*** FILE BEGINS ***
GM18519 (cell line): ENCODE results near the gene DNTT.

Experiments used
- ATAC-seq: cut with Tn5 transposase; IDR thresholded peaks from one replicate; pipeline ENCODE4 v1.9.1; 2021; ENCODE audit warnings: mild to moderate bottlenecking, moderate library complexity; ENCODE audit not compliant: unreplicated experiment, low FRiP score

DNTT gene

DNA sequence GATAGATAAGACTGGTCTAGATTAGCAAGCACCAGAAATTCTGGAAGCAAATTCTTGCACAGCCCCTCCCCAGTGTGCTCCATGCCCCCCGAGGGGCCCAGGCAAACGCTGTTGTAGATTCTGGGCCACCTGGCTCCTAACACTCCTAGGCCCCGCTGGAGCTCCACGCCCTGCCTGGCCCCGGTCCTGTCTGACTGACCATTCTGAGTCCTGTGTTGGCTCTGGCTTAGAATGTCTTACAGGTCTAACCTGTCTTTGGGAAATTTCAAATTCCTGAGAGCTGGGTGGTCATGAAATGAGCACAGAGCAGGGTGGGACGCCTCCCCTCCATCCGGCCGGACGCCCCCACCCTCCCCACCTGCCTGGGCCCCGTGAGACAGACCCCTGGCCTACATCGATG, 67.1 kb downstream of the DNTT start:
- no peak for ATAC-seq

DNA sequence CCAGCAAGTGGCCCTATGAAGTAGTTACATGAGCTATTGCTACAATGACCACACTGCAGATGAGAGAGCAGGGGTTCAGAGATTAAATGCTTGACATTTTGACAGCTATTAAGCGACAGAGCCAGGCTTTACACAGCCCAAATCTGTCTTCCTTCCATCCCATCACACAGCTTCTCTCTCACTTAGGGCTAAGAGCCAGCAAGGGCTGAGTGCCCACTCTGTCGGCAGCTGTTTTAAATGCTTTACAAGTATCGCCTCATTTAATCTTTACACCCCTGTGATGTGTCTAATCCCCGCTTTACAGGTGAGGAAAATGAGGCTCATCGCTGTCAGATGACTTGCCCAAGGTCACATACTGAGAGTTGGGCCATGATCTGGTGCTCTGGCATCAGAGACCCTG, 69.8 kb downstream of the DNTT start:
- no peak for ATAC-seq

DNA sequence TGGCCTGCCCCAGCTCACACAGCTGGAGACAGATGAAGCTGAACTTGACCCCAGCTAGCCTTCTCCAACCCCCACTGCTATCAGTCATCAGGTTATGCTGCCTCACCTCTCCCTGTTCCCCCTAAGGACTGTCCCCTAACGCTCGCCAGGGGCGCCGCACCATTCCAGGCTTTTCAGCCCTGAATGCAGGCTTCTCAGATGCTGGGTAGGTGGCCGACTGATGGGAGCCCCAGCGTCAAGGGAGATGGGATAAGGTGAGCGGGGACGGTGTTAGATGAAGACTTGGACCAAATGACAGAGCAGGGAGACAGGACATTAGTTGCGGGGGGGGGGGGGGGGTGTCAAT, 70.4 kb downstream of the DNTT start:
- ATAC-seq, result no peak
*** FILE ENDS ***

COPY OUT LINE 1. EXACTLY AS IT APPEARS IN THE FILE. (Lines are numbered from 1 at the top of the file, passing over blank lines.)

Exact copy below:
GM18519 (cell line): ENCODE results near the gene DNTT.